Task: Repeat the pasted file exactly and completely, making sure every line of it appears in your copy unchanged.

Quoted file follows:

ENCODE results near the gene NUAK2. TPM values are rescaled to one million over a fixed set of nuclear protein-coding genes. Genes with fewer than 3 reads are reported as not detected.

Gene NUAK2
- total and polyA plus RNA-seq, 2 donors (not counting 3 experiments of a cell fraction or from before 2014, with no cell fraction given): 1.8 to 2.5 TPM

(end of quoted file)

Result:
ENCODE results near the gene NUAK2. TPM values are rescaled to one million over a fixed set of nuclear protein-coding genes. Genes with fewer than 3 reads are reported as not detected.

Gene NUAK2
- total and polyA plus RNA-seq, 2 donors (not counting 3 experiments of a cell fraction or from before 2014, with no cell fraction given): 1.8 to 2.5 TPM